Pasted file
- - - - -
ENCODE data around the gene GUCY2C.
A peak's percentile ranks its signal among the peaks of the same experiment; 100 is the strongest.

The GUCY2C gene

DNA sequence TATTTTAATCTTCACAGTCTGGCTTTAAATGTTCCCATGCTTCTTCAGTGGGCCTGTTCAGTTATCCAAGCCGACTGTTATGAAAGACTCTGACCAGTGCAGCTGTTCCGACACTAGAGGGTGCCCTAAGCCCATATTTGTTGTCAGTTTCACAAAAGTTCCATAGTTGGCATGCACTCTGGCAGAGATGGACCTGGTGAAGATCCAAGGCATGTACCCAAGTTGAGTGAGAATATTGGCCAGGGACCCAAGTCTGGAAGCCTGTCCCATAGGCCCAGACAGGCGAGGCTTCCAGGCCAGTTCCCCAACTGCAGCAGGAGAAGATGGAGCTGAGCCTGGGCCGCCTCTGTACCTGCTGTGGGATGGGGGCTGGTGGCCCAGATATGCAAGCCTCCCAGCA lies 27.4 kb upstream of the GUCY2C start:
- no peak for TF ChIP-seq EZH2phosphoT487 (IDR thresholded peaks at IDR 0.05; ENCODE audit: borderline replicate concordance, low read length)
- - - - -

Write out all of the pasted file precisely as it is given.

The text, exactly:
ENCODE data around the gene GUCY2C.
A peak's percentile ranks its signal among the peaks of the same experiment; 100 is the strongest.

The GUCY2C gene

DNA sequence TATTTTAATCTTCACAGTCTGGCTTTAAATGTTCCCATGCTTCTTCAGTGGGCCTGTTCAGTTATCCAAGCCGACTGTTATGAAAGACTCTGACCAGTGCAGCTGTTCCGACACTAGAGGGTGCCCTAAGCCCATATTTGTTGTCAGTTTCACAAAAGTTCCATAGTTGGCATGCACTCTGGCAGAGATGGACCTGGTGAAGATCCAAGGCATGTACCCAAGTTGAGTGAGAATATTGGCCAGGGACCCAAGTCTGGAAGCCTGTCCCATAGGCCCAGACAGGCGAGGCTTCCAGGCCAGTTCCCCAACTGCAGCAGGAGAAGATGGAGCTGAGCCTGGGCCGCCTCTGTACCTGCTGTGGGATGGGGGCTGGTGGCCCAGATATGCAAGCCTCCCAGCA lies 27.4 kb upstream of the GUCY2C start:
- no peak for TF ChIP-seq EZH2phosphoT487 (IDR thresholded peaks at IDR 0.05; ENCODE audit: borderline replicate concordance, low read length)